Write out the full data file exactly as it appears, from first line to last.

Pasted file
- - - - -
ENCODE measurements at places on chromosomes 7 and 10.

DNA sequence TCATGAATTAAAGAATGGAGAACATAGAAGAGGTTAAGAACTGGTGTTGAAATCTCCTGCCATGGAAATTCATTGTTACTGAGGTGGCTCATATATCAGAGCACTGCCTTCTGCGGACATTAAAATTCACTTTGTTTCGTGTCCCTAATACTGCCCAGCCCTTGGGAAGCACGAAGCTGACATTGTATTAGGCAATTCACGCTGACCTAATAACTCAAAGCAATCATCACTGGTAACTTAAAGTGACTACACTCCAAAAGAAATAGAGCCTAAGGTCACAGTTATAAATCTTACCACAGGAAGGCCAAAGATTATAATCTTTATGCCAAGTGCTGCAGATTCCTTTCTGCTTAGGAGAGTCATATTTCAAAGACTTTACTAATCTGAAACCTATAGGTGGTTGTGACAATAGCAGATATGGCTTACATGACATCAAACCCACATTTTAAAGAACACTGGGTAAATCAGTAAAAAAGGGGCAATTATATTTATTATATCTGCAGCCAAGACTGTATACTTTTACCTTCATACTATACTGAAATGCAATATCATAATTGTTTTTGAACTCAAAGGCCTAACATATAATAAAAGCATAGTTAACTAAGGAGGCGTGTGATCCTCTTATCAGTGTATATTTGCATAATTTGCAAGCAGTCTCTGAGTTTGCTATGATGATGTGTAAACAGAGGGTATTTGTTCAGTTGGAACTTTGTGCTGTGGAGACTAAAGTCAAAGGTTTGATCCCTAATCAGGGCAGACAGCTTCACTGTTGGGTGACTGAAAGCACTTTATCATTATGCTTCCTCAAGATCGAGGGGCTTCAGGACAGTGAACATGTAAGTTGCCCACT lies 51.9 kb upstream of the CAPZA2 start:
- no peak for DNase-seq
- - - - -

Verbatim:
ENCODE measurements at places on chromosomes 7 and 10.

DNA sequence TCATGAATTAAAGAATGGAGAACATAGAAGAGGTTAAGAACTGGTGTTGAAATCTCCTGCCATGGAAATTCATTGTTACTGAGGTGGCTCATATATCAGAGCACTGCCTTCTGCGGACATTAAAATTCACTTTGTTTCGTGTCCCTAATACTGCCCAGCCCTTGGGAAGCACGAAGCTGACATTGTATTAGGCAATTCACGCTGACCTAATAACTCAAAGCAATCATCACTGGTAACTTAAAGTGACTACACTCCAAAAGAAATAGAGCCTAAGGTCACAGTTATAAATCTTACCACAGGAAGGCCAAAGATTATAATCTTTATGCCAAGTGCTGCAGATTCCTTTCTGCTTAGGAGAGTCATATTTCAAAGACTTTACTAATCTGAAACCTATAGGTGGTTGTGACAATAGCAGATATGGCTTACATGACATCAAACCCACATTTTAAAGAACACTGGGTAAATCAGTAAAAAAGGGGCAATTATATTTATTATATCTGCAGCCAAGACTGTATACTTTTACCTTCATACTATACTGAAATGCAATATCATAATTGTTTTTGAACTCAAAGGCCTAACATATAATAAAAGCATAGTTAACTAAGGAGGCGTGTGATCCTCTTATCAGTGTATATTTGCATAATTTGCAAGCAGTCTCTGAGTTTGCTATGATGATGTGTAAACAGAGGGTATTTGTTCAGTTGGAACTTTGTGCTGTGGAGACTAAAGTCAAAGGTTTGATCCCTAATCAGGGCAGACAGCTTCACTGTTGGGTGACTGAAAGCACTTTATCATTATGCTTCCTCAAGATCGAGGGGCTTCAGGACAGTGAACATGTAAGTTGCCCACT lies 51.9 kb upstream of the CAPZA2 start:
- no peak for DNase-seq